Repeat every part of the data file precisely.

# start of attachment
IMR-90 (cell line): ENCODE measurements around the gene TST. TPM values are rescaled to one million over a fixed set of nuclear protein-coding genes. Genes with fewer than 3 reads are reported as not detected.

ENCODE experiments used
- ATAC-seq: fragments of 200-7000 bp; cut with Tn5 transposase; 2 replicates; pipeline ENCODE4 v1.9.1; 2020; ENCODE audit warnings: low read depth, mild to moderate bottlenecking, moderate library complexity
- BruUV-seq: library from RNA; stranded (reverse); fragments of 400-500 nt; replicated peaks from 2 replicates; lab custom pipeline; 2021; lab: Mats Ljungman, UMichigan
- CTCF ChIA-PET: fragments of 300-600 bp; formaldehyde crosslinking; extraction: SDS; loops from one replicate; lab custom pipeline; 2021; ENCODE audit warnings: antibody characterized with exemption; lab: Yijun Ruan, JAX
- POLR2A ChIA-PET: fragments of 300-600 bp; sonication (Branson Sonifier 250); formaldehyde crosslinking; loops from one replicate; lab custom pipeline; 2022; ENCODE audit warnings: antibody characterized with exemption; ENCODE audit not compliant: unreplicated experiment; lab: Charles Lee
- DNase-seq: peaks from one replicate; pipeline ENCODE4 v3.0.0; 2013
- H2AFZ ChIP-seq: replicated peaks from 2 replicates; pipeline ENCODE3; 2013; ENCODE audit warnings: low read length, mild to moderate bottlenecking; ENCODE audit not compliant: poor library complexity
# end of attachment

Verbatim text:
IMR-90 (cell line): ENCODE measurements around the gene TST. TPM values are rescaled to one million over a fixed set of nuclear protein-coding genes. Genes with fewer than 3 reads are reported as not detected.

ENCODE experiments used
- ATAC-seq: fragments of 200-7000 bp; cut with Tn5 transposase; 2 replicates; pipeline ENCODE4 v1.9.1; 2020; ENCODE audit warnings: low read depth, mild to moderate bottlenecking, moderate library complexity
- BruUV-seq: library from RNA; stranded (reverse); fragments of 400-500 nt; replicated peaks from 2 replicates; lab custom pipeline; 2021; lab: Mats Ljungman, UMichigan
- CTCF ChIA-PET: fragments of 300-600 bp; formaldehyde crosslinking; extraction: SDS; loops from one replicate; lab custom pipeline; 2021; ENCODE audit warnings: antibody characterized with exemption; lab: Yijun Ruan, JAX
- POLR2A ChIA-PET: fragments of 300-600 bp; sonication (Branson Sonifier 250); formaldehyde crosslinking; loops from one replicate; lab custom pipeline; 2022; ENCODE audit warnings: antibody characterized with exemption; ENCODE audit not compliant: unreplicated experiment; lab: Charles Lee
- DNase-seq: peaks from one replicate; pipeline ENCODE4 v3.0.0; 2013
- H2AFZ ChIP-seq: replicated peaks from 2 replicates; pipeline ENCODE3; 2013; ENCODE audit warnings: low read length, mild to moderate bottlenecking; ENCODE audit not compliant: poor library complexity